Construction of the future CSX intermodal facility is on schedule to be complete by the end of the year.

That is what state Transportation Department spokesman Andrew Barksdale told the Telegram in response to recent written questions about the project across U.S. 301 from N.C. Wesleyan College.

The future CSX facility, which also is called the Carolina Connector, will be a place for freight trains to arrive, with the freight to be off-loaded onto other trains or trucks for distribution.

Construction began in August and about 40 to 60 workers are at the site at any given time, Barksdale said.

Presently, work is occurring throughout the future terminal site and along the CSX main line north and south of the site, Barksdale said.

The plan is to complete the project in three phases.

The first phase calls for rough grading, drainage work and construction of utility services. Rough grading generally means smoothing out large piles of dirt and filling in holes.

The second phase calls for the final smoothing of the land, as well as paving and constructing the tracks.

The third phase calls for constructing the buildings and cranes and doing the final landscaping.

Milord Co. is the prime contractor, with six to nine subcontractors working to complete construction at the terminal site, Barksdale said.

Polivka is the prime contractor for construction of the rail line, Barksdale said. And work on the rail bedding is in progress, Barksdale said.

The project is costing $158.1 million, with $118.1 million of funding coming via the state Transportation Department and CSX paying the remaining $40 million.

Gov. Roy Cooper and scores of other VIPs and residents gathered on April 24 on the lawn of the N.C. Wesleyan campus for a dirt-turning ceremony signaling the start of construction of the future CSX facility.

The future facility is just on the Edgecombe County side of the Nash County-Edgecombe County line.

One of those key officials at the April gathering was Carolinas Gateway Partnership President and CEO Norris Tolson.

Tolson told the Telegram he and his team are quite pleased with the progress at the future CSX facility.

“CSX is the engine that’s causing a lot of our growth in this area from an industrial point of view,” Tolson said. “I continue to be amazed at how many people that do call us and want to talk about the impact of the Carolina Connector project on this area and why they are interested in being here because of that.”

Although Tolson said he and his team cannot speak publicly about possible future commitments by business and industrial prospects, Tolson said the Carolinas Gateway Partnership presently is working 25 active projects in Tarboro and Edgecombe County.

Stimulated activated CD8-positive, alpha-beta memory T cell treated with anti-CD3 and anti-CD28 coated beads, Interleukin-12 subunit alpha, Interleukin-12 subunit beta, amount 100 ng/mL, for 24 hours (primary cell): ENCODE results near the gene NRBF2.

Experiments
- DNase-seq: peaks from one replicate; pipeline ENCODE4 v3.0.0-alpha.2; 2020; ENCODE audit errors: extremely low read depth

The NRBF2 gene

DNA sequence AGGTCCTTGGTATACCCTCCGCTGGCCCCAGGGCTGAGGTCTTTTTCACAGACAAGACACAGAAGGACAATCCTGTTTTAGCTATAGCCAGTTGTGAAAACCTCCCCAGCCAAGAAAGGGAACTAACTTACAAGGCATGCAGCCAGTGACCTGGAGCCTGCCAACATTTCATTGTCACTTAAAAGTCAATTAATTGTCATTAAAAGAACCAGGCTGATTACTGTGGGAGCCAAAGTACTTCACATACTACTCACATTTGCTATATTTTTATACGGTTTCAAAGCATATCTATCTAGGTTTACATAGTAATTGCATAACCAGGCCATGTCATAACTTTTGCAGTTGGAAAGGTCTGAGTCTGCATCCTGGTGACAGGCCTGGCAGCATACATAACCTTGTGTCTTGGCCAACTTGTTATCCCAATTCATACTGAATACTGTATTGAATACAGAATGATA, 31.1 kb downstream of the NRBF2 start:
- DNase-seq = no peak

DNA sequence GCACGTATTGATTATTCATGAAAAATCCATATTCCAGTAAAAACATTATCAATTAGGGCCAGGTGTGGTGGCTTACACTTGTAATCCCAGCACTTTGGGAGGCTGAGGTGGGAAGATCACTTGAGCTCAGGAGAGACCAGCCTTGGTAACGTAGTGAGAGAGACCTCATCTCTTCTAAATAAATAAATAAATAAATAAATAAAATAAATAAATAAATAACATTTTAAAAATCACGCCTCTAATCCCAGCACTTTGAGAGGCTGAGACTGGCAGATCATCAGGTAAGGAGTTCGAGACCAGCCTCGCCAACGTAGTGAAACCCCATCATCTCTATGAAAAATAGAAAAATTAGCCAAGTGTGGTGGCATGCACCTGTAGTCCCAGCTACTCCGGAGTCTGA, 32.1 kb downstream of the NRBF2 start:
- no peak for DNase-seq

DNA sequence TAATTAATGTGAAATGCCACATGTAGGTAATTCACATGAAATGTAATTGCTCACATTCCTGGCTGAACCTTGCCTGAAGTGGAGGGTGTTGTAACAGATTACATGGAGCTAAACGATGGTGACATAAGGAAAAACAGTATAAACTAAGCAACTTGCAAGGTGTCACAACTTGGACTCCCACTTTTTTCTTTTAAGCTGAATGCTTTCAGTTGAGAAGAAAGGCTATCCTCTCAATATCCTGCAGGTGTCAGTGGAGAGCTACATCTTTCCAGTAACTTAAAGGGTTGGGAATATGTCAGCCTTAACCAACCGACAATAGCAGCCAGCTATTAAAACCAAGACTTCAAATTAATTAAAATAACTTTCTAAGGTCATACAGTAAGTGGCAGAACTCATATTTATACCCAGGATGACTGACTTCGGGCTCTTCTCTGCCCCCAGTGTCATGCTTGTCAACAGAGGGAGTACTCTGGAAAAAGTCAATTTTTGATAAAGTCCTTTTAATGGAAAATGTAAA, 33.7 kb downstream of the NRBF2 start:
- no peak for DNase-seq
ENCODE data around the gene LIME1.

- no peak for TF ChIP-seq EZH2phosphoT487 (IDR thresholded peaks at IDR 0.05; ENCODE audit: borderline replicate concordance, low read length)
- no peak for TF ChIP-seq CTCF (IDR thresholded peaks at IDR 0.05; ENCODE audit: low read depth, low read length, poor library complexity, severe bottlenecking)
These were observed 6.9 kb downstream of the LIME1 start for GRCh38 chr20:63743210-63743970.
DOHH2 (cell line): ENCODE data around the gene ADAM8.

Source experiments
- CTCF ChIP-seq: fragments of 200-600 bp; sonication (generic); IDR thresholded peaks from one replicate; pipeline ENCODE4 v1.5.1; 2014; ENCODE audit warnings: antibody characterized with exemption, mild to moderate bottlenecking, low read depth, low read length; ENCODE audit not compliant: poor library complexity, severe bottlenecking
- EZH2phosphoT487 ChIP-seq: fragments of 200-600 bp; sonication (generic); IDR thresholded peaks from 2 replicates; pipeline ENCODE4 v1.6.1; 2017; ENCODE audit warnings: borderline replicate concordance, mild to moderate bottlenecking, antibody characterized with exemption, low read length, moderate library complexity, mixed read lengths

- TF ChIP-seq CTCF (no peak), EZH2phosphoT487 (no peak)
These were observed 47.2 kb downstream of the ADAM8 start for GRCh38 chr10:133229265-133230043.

By active projects, Tolson means clients or consultants the partnership is in discussion with and who are interested in or strongly considering setting up a location locally.

Additionally, Tolson said, “We were very, very surprised here during the holiday that the project flow did not slow down.”

He said normally from the time of Thanksgiving to early January, business and industrial prospects take time off for the holidays.

“Our project flow was very strong in December, very strong, both in Rocky Mount and also in Edgecombe County and Tarboro,” he said. “And we’ll make a couple of announcements over there sometime before the end of January.”

Tolson was asked if the future CSX intermodal facility turns out to be a success whether the company might find a way to expand or add on to the site.

“It is being designed and constructed for expansion in mind,” Tolson said. “So when the work is done out there, it will be capable of being expanded very quickly.

“The CSX and the DOT folks have been very, very sensitive to making decisions that will allow growth rather than preclude growth.,” he said. “And so if the project goes as well as I think it’s going to go, we’ll be talking expansion out there within two years.

“Now we’ve got to be able to bring the business in in order to do that,” he said. “But with the kind of growth that we’ve got, or potential growth that we’ve got, going on around us here now in these two counties, in this area, then there’s no question in my mind that we’ll be talking expansion out there in two to three years.”

Rocky Mount Area Chamber of Commerce President and CEO David Farris said he and his team are elated that the CSX project is in high gear.

“And as far as what it’s going to mean to Rocky Mount — that’s already happening,” Farris said. “The interest that the Carolinas Gateway Partnership and the Chamber are getting for development because of CSX is already heating up.

“And we expect it to really, really take off the closer it gets, and in particular and most definitely after it’s operational,” Farris said. “So we just think that’s going to propel us to the next level as a region.”

As for the sight of the machines in motion and the dirt being turned, Farris said, “I love it. I love it.

“That’s commerce in the making,” he said. “That’s like when you’re baking it, when you put all the ingredients in the pan and you put the cake or the pie in the oven, you know good things are happening.”